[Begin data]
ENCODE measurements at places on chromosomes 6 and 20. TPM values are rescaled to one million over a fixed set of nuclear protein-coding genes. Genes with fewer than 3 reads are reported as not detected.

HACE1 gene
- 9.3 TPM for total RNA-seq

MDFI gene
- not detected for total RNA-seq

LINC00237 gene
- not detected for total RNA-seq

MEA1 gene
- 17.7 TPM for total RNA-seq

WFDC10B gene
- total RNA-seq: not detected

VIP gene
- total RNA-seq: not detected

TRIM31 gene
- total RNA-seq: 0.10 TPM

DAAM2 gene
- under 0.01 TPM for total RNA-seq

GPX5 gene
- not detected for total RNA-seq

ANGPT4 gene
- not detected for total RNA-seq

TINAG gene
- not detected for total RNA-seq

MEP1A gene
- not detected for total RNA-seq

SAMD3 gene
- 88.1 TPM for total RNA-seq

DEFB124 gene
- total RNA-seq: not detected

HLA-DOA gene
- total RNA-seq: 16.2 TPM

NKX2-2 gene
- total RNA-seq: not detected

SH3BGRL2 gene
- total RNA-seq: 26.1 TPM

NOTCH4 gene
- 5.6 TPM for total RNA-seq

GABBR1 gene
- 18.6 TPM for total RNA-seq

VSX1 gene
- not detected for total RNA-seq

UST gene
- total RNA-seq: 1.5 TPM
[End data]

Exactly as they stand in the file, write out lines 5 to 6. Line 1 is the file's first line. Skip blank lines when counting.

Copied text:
- not detected for total RNA-seq

LINC00237 gene